CEI Daily - Google Investigation, Street Signs, and Urban Density


Google Investigation


Yesterday, the European Commission opened an antitrust investigation into Google.


Associate Director of Technology Studies Ryan Radia argues that the probe will ultimately hurt consumers by distorting the market's evolution and discouraging future innovation.


"The federal government is paying environmental advocacy organizations billions of dollars — to fund lawsuits against itself. When the government has to pay or settle, the green groups dip into the public trough yet again. [...] Government agencies’ 'judgment funds' act as a slush fund for lawyers and special interests. These funds set money aside to fund lawyers’ costs for lawsuits and the payouts from these suits, which benefit lawyers and agencies. Taxpayers are paying both sides — and we don’t even get to see the numbers."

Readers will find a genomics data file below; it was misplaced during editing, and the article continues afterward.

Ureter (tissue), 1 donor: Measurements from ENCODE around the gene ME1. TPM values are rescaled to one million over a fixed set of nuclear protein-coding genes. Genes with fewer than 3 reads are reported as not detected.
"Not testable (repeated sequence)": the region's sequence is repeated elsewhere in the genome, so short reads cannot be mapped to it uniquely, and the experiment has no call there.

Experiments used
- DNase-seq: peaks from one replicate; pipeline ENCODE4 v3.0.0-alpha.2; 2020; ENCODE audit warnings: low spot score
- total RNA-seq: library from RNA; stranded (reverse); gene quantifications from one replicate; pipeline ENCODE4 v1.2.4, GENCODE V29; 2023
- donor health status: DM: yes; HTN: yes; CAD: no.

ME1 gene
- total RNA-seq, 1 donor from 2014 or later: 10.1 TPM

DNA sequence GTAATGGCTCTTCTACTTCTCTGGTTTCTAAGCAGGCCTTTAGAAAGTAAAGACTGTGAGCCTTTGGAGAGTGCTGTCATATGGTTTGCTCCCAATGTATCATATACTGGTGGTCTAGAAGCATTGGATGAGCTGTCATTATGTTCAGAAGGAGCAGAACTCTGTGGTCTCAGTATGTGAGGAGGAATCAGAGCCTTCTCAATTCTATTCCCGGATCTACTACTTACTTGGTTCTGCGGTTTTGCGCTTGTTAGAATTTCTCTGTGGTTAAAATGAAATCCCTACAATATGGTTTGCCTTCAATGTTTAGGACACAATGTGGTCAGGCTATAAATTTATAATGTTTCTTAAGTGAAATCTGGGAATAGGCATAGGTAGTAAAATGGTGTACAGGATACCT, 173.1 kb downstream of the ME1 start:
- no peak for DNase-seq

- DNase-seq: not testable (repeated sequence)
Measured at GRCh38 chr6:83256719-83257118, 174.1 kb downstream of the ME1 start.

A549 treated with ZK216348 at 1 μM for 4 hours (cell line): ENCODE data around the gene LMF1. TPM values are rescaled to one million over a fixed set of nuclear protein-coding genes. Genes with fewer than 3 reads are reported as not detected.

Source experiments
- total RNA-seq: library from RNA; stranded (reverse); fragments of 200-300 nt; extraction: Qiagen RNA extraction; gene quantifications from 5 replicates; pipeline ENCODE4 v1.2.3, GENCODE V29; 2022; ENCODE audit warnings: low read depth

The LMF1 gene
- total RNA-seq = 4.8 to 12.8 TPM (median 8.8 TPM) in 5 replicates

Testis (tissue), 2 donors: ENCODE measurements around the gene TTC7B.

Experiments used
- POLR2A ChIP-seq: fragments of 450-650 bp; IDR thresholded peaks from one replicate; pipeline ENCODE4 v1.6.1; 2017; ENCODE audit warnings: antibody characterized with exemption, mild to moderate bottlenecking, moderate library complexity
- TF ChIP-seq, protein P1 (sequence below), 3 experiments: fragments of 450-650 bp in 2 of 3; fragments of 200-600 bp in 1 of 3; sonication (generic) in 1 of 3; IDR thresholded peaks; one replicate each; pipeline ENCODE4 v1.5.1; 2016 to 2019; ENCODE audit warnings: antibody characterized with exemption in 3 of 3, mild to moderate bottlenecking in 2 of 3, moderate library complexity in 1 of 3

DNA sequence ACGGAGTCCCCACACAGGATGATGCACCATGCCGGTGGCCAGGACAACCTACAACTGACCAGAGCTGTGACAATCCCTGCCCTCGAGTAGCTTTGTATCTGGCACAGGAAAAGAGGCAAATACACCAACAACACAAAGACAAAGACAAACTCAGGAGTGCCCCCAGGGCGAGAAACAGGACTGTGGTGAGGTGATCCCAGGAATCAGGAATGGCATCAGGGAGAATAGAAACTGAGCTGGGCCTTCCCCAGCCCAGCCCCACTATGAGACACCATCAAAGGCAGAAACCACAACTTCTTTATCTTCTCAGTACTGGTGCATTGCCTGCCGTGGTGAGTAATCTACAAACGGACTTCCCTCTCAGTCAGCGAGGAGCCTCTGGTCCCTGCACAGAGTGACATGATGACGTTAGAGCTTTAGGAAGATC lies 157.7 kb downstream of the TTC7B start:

Street Signs


A new federal regulation on the lettering of street signs will force cities to spend millions making new signs without all caps.


Research Associate Lee Doren says the federal government is overstepping its bounds by interfering in local matters.


"It is amazing that bureaucrats who create these laws couldn’t foresee why anyone who lives on a country road would object to paying an enormous amount of money on a new street sign that nobody needs. In fact, this is a perfect example where federalism works quite well to solve local concerns."




Urban Density


In Urban Land magazine, John McIlwain advocates long-run development projects to make cities more livable for "Generation Yers."


Policy Analyst Marc Scribner says that McIlwain's goal is well-intentioned but his central-planning methodology is all wrong.


"McIlwain, smart-growth proponents, and urbanists all wish to shift development planning toward a more interventionist position in order to achieve their denser, transit-oriented, more 'livable' cities. Now, in principle, I have no problem with greater density and choose to live in central Washington, D.C. But typical planning solutions involving more land-use regulations to achieve these ends are incredibly misguided. Low-density land-use patterns are in part a result of zoning laws that either restrict building form (e.g., height restrictions) or require a separation of land uses (e.g., residential, commercial, light-industry, heavy-industry). Abolish zoning regulations and you will likely see an increase in mixed-use development and, in many places, density."